I am replacing the intake manifold gaskets on my wife’s ’97 Monte Carlo’s 3.1L. This is by far the most intricate and tedious job I have ever done. I cannot believe how interconnected everything is on this engine!
To do this job, I’ve had to remove a ton of wires and vacuum tubes, miscellaneous electrical parts, two different coolant hoses, the alternator, the power steering pump (not complete removal; just had to move it thankfully), the entire fuel injection system, the upper plenum, both front engine mounts, the air cleaner, the mass air flow sensor, etc.
Here is how I started:
And here is where I am now:
(This is looking in at the engine from the driver’s side.)
Since I have everything out, I might as well replace the gaskets on the fuel injectors:
I noticed a speck or two of dirt inside the rails. I’m trying to keep everything as clean as possible, but it’s difficult to do it perfectly.
Here’s why I have to remove three of the pushrods on each side:
In certain places the gasket overlaps the pushrod! The roller rockers will thankfully make the job relatively simple.
The single part on which I wasted the most time was this:
The bright thing in the center is where a heater core line plugs into the intake manifold near the thermostat housing. The Haynes manual says you are supposed to be able to just twist the black metal hose out of the shiny part, but I could not figure out how it is done. I alternately used a set of quick connect separators and a wrench to try to get it separated but nothing worked. I ended up getting out a 1 1/16” open end wrench and just unscrewed the shiny thing from the intake manifold. I now wish I had started out doing that. I hope this part does not leak when I am done!
This engine’s exterior is full of grease. I will spend a little time with Simple Green and paper towels before reassembly.
Obviously my Wal Mart brand 5W/30 oil and oil filters and infrequent oil change cycles haven’t caused sludge buildup. Try that on for size, you boneheads who use fancy, expensive botique oils!
Continue to part 2
I installed a dryer vent at my house on Sunday. It was surprisingly simple. I think the entire job took about 3 hours, but a lot of that time was because I was learning “on the job.”
I had to pull off wood paneling and cut through two layers of some kind of reddish fibrous junk (some kind of insulation?) to get to the bricks. The first layer of the insulation stuff has a water-stained white outer surface. The second layer has a shiny gray outer surface.
In this picture I had already pulled off the paneling, cut through the two layers, and punched out two bricks.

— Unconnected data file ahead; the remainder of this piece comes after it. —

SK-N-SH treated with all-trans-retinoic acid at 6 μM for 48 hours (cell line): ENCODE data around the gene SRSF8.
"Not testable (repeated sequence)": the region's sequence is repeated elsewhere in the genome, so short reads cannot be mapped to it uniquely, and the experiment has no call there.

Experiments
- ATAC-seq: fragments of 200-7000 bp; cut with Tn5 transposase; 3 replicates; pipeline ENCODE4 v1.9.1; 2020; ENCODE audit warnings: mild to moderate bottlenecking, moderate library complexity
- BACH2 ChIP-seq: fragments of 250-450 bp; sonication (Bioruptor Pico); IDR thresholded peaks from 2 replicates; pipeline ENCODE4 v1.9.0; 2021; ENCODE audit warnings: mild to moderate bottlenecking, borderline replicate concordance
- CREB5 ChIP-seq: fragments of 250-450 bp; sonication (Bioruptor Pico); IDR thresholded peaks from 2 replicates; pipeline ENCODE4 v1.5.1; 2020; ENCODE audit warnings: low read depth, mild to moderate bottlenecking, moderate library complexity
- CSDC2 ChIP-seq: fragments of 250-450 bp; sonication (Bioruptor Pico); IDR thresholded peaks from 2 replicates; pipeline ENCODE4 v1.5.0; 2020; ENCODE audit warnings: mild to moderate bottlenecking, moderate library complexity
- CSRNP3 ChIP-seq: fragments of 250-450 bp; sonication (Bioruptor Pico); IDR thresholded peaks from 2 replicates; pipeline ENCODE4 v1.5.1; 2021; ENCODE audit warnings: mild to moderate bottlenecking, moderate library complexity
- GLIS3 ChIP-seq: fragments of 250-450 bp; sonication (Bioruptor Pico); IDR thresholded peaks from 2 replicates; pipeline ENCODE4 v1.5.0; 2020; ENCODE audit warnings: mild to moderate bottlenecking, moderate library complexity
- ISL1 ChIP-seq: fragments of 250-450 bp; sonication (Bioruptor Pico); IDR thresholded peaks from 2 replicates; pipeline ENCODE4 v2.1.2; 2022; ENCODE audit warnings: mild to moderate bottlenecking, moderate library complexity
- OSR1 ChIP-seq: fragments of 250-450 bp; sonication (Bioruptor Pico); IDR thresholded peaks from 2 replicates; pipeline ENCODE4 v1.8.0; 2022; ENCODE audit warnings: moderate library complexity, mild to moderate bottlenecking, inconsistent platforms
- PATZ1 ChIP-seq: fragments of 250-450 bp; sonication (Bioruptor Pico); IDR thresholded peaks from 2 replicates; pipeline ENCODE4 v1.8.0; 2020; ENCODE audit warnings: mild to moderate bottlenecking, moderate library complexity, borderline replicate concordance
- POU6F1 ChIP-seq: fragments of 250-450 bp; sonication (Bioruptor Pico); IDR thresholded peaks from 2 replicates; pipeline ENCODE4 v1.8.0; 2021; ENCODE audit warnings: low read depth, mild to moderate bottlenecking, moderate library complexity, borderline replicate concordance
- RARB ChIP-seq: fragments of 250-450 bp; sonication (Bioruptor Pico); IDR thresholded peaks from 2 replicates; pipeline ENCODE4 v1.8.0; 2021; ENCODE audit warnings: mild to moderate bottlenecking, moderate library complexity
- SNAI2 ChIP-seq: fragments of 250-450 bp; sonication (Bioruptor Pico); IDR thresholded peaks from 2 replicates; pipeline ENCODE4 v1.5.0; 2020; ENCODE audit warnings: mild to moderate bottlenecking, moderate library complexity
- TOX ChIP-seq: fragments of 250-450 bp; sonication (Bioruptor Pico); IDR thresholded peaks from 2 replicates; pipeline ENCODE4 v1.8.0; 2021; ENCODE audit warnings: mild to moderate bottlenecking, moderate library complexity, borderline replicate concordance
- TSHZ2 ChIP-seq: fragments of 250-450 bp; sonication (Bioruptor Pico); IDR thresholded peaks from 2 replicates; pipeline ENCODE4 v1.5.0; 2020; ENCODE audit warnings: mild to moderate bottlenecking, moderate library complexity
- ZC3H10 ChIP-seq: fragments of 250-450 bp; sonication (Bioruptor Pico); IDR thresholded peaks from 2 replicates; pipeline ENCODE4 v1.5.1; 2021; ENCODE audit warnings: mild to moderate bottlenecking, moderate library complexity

The hole went to a wood pile (the two hackberry trees that I could actually cut down!). The dryer vent is sitting on top.
Oops! While reducing the size of the two bricks I broke one in half. Good thing I had builder’s cement:
I later cleaned up the goop on the sides with a paper towel.
Mmmm, two bricks back in place with a hole for the vent:
Back inside, dryer vent is pushed through and all mortared up:
Everything’s buttoned up:
Even though this job took 3 hours, I learned a lot and saved about $100 of handyman expenses. Now my garage will no longer be covered with dryer lint!
95% of my car’s miles are from commuting to and from work in Dallas traffic. It’s usually a hot and smelly 15 minute drive.
Tonight, after class, the skies were clear, it was a cool 65 degrees, and traffic was light.
I cranked my driver’s side window halfway down. It made the drive nice.
I don’t get to hear my car’s exhaust system nearly enough. The windows and A/C fan block out much of its sound. Tonight I heard how good it really sounds.
The movie JFK opened my eyes to the nutty world of JFK assassination conspiracists. Funny thing is that most of their theories are crackpot or just plain wrong.
A critical flaw of the theories is that they require a massive and perfectly executed covert operation that was kept perfectly secret for 40 years. Only a complete nut job could believe that the United States government is capable of this.
I believe that the Warren Commission’s report is likely as correct as we’ll ever get.
http://mcadams.posc.mu.edu/home.htm does a great job at debunking all the JFK nutzo theorists.
Pete Donohue doesn’t get it. He compares the fatality rate per hundred thousand residents to find that NYC has the fewest traffic deaths of big cities. But consider the last sentence: “New York is the only place in the U.S. where more than half the households do not own a car.” What does low car ownership rates mean? Maybe fewer traffic fatalities? Wow, amazing leap of logic here!
A better comparison would be fatalities per hundred million miles traveled, a more widely recognized standard.
An even better stat would be fatal crashes per hundred million miles traveled. That statistic gets around the skew effect of when large capacity vehicles crash. For example, suppose on the same day road x has a passenger car fatal wreck where one person dies, and road y has a 15 passenger van wreck, causing 10 deaths. Is road x less safe than road y? Probably not. Road y was unlucky enough to have a 15 passenger van crash. Agenda pushers abuse this kind of skew to support needlessly harsh traffic laws.